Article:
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Old 2008-01-03, 22:23   Link #17
Zaris
of Porsche
 
 
Join Date: Jul 2006
Location: Pasadena, California
Age: 33
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Best way to put it is: don't make your manga primarily for us. Make it for you. Although there are many techniques to make stories inward-driven, stories are in the end an extension of the artist's mind. Let it out. You can't appeal to everyone in the world simply because everyone has different tastes. But as long as you know in your heart and mind the type of story you're fleshing out, you can work it in a way that satisfies the minority you're trying to appeal. Others can simply grab hold however they feel like.

These days, everyone takes political correctness over the top. The American point of view is that "every group and nationality must be portrayed or we're under-representing them and protests and riots will break, etc etc etc". What the critic at Kodansha sounds to me is that your story had too much of an overseas feel to it. For example, a black for a protagonist in a medium that defines Japan and its culture? You could see it both ways: either it's too radical a departure from the norm, or the lady you were talking to was very conservative about publishing this kind of story in (what I assume is) a popular and successful manga studios.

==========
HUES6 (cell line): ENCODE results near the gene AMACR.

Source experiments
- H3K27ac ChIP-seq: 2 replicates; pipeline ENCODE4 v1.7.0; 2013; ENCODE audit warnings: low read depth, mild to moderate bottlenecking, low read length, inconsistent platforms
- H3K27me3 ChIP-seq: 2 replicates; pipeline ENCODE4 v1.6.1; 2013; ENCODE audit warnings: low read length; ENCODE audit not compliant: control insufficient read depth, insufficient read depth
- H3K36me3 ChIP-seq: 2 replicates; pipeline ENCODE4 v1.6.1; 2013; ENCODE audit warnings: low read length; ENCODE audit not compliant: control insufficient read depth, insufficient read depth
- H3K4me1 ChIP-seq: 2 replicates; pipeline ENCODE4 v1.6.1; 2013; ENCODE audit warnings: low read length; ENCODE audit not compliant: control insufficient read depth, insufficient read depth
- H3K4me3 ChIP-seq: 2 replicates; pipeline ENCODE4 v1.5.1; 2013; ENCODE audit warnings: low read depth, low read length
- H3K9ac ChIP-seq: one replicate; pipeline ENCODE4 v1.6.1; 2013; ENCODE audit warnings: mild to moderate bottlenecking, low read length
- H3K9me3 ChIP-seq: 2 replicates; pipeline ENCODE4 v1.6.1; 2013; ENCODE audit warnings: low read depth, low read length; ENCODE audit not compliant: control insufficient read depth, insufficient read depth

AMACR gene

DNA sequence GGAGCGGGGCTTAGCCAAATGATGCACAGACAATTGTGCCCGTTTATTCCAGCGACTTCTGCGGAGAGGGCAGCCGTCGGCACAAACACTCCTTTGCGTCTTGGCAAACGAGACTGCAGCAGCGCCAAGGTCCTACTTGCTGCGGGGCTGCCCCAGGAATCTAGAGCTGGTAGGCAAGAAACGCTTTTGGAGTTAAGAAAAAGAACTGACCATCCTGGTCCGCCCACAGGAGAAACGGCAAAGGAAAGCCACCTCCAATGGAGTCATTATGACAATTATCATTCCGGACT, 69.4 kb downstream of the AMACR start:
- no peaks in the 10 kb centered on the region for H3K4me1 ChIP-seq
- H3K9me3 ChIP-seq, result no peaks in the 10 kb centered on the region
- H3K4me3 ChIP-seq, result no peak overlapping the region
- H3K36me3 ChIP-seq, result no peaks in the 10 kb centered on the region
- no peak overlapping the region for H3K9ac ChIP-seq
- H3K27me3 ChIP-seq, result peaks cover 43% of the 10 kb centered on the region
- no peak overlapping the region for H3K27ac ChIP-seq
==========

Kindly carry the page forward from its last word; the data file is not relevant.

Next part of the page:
I'm not telling you to fret and change your story. No. My material shares many parallels as yours. I had to streamline and know exactly what kind of audience my screenplays were targeting. I don't expect all the current, big studios to take'm. But lucky for us, there are many investors out there. If Kodansha doesn't take your material, go to another company and get their input. If after five or six tries that people don't see eye-to-eye with your idea, you might want to head to their advice and try an alternative or new approach.

Take it from me: studios crave new material. There is a heated demand for new stories. But it's going to take a lot of effort, thought, and criticism to really make your work stand out and give more than a ten second glance.
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